First of all: Congratulations to Americans, and the world, on the outcome of the U.S. presidential election. While I’m relieved to see President Barack Obama continue for a second term in office, I’m also grateful that this will be his last.
Politicians easily become stagnated, blinded by their power and too convinced of their own qualities. In Iceland, we have a president currently serving his fifth term in office and if you ask me, he overstayed his welcome a long time ago.
Unfortunately, the majority of voters disagreed with me—that’s the downside of democracy.
However, if the proposals of the Constitutional Council for a new Constitution of Iceland will be accepted, no president will remain in power for longer than three terms.
Similarly, no one will be able to serve the same ministerial post for longer than eight years. This is certainly a necessary improvement, although I would have liked to see a time limit for how long parliamentarians can serve in Alþingi as well.
Experience counts for something but at the same time, new people with fresh ideas are needed to break the vicious cycle of nonsense that we too often witness in parliament.
In recent weeks, many of Iceland’s longest-serving politicians have announced that they will retire from parliament after the current term ends in the spring of 2013.
Among them is Prime Minister Jóhanna Sigurðardóttir, the country’s most experienced politician with 34 years in parliament.
Having recently turned 70 and boasting considerable success in probably the four most turbulent years anyone has ever led an administration in Iceland, she has recognized that her time as a politician has come to an end.
‘My Time Will Come’ is actually Jóhanna’s motto, a slogan everyone connects with her, and perhaps the reason why she didn’t retire sooner.
After losing against Jón Baldvin Hannibalsson as chair for the Social Democratic Party (the forerunner of the Social Democratic Alliance) in 1994, Jóhanna gave a memorable speech, which ended thus:
“Defeat is not the end of everything, because in victory defeat may lie and in defeat the roots of success. My time will come!”
Then Jóhanna went on to found her own party, the National Awakening, and won four seats in parliament. Before taking on the position of Prime Minister in 2009, she had served as Minister of Social Affairs in 1987-1994 and 2007-2009.
Jóhanna’s time did come eventually.
When the Independence Party-Social Democrat coalition collapsed in early 2009, following the collapse of the banks, Jóhanna was the minister in which the public had the most faith.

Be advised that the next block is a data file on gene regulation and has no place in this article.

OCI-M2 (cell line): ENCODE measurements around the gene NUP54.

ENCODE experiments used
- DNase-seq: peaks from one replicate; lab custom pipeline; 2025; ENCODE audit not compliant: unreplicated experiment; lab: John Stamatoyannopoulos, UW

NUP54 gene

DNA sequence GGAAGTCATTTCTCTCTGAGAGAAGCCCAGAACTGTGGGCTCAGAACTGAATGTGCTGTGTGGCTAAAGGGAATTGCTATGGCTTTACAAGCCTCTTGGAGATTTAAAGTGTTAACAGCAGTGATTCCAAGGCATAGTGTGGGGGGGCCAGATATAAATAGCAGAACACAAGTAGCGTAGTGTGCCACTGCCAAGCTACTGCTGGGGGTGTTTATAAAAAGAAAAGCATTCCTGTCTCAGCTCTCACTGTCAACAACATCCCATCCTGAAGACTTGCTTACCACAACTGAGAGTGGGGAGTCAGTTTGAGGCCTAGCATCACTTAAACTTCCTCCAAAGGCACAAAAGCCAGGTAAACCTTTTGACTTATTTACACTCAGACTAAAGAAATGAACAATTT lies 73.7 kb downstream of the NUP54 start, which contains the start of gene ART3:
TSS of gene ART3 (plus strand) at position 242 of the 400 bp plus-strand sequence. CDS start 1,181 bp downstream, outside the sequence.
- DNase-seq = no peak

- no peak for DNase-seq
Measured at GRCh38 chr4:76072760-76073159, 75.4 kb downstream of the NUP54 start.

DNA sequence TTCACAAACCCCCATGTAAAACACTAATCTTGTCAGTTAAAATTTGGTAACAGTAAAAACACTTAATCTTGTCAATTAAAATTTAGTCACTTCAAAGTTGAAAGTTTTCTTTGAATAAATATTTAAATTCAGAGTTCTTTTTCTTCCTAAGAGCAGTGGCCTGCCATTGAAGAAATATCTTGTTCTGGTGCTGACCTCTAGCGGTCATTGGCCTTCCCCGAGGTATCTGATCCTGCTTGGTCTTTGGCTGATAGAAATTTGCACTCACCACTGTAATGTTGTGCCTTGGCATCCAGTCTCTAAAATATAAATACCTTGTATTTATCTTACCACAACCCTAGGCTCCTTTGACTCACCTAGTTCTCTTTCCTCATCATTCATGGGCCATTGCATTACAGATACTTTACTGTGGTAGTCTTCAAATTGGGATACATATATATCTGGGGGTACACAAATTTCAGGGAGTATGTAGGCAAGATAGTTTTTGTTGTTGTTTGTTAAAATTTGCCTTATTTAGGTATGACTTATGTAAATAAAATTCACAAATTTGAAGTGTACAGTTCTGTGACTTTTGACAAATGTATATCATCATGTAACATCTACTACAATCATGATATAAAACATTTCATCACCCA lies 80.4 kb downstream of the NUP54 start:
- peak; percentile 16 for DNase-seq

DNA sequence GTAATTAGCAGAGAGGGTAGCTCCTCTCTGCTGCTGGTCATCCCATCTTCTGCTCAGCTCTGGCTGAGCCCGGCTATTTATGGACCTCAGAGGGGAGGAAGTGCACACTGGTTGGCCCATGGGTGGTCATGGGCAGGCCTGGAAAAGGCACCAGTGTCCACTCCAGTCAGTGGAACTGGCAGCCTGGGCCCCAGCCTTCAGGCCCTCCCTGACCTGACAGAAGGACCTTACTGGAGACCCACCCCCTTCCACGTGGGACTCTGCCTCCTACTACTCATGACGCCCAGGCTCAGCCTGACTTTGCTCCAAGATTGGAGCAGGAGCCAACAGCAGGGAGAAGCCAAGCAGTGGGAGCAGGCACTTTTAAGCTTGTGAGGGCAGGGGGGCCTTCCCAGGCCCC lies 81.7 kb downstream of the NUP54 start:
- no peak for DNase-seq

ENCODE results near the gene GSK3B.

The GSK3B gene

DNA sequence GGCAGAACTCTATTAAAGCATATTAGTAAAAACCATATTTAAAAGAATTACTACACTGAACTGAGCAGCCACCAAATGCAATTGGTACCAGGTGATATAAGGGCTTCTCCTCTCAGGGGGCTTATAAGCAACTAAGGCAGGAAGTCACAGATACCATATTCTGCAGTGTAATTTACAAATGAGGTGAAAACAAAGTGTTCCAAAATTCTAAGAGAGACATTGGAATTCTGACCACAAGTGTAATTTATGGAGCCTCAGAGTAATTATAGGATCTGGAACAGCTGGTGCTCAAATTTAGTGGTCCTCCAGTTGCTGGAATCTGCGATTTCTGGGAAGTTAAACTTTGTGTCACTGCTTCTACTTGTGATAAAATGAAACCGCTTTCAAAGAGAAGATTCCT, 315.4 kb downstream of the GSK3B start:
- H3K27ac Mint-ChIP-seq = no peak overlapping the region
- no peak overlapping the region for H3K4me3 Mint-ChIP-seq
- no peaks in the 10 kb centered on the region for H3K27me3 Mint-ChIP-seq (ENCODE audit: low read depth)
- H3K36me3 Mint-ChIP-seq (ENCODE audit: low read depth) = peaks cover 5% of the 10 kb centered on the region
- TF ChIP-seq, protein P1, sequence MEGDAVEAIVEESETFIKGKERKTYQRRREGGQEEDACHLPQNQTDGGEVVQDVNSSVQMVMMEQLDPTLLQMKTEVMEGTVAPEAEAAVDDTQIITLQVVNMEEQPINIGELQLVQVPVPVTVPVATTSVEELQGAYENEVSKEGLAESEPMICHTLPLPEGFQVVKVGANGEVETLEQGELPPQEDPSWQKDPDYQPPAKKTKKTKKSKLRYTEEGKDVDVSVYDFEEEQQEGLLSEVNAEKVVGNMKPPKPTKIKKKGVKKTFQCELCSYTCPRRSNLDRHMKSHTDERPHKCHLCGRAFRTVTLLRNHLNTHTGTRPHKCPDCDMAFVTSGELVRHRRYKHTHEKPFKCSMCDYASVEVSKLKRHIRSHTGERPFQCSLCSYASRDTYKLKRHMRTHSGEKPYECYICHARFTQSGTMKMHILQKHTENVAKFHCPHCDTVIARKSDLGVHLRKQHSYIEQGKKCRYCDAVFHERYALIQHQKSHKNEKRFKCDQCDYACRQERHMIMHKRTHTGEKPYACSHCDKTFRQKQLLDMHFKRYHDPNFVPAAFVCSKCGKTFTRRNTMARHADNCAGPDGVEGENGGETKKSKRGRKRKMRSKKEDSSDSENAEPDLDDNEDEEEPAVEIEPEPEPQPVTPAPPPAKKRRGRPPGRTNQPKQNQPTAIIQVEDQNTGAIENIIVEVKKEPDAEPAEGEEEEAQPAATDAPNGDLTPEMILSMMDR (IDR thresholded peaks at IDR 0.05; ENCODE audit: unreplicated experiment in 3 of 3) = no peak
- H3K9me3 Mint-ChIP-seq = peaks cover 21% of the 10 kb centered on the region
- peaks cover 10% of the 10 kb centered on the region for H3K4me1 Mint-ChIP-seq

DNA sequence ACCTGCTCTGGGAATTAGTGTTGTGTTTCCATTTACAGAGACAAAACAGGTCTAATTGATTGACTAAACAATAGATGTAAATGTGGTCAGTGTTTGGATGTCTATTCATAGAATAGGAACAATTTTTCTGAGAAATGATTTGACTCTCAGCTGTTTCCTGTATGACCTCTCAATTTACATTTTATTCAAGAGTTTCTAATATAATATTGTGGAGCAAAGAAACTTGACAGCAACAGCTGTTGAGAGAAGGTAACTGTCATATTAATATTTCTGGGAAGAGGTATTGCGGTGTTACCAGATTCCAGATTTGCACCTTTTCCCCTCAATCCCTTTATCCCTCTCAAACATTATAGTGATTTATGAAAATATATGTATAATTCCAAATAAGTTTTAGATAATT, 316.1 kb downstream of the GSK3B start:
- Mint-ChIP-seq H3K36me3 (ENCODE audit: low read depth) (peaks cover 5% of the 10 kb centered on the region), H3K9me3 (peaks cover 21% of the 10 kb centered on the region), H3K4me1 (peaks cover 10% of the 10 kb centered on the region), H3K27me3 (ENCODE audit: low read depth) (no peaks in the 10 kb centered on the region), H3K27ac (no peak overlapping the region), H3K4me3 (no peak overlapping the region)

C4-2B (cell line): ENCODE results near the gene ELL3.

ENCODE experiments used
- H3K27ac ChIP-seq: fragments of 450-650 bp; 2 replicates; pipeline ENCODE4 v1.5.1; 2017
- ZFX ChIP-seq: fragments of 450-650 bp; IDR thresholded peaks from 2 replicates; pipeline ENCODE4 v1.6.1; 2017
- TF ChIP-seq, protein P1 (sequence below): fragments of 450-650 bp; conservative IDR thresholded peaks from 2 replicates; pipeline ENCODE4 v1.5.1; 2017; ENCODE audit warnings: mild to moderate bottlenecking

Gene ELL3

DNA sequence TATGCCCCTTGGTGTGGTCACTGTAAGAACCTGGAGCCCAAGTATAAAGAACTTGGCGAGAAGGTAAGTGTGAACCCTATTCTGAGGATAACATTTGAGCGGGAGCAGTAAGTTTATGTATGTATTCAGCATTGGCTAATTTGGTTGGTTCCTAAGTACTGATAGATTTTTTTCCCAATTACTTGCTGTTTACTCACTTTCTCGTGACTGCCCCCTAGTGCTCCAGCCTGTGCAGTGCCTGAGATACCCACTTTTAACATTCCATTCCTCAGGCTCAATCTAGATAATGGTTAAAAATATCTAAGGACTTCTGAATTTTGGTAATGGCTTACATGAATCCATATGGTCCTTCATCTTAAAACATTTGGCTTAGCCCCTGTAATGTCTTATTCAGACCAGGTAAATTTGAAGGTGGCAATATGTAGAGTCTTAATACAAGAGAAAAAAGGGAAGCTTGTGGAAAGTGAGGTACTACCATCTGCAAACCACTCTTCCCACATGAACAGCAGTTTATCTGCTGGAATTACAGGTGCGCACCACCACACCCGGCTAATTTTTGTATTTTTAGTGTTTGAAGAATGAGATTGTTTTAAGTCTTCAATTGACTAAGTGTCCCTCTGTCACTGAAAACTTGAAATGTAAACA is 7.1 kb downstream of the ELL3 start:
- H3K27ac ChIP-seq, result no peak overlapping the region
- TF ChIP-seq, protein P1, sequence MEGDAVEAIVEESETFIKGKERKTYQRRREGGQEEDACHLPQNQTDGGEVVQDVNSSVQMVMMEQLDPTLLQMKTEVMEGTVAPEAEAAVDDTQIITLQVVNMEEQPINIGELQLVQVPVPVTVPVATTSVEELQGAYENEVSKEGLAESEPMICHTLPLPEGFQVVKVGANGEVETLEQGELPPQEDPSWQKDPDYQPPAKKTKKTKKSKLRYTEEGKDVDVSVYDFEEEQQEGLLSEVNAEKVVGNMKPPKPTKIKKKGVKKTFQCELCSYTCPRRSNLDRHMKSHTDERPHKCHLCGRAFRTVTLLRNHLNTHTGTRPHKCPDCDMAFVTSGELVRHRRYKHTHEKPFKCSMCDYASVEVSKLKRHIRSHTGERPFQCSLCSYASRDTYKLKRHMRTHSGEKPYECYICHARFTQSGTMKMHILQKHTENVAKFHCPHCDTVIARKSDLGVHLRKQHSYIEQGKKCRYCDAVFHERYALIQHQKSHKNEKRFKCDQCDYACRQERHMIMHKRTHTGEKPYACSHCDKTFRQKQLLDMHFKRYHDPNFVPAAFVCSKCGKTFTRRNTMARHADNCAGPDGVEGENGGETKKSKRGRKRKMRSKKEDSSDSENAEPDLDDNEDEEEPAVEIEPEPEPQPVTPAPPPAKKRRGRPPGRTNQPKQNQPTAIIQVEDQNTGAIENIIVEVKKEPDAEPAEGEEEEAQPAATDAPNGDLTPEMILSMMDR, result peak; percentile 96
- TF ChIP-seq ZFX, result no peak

And so her party’s chair and former Foreign Minister Ingibjörg Sólrún Gísladóttir suggested that Jóhanna take over from Geir H. Haarde as PM.
It seemed as if Jóhanna was reluctant at first, perhaps having already planned to retire. Leading Iceland out of the crisis was no easy task.
But she accepted the challenge and thus became Iceland’s first female PM and the world’s first openly gay head-of-state—which garnered significant attention around the globe but wasn’t a big issue in Iceland.
We had other things on our minds. Never mind her sexual orientation… was Jóhanna the right person for the job?
I believe she was and that Jóhanna will go down in history as a successful premier.
Her administration is far from perfect and she has not been very visible—at least not internationally—but she must have worked hard behind the scenes because Iceland is undeniably in a better position than when she took over.
But now it is time for someone else to steer the ship and I can only hope that someone won’t be Bjarni Benediktsson, chair of the Independence Party, which is currently leading in polls.
Is it really a good idea to have the very party back in power that had the most to do with creating the crisis we’re still working our way out of?
Lately I’ve noticed many young, new candidates running in primaries across the country. There are some new political parties as well, but none look particularly promising to me. However, I won’t pass any judgment until after the campaign for next year’s election.
Meanwhile, I hope some of the remaining old dogs in parliament will consider calling it quits. We really don’t need ministers who can’t think of anything more sensible to do than undeservedly criticize meteorologists for not forecasting bad enough weather.
Perhaps they should be tried and jailed like the Italian scientists for not foreseeing the magnitude of an earthquake?
Things like these go to show that it is desperately time for renewal in politics. The time is up for old-timers.
Eygló Svala Arnarsdóttir – firstname.lastname@example.org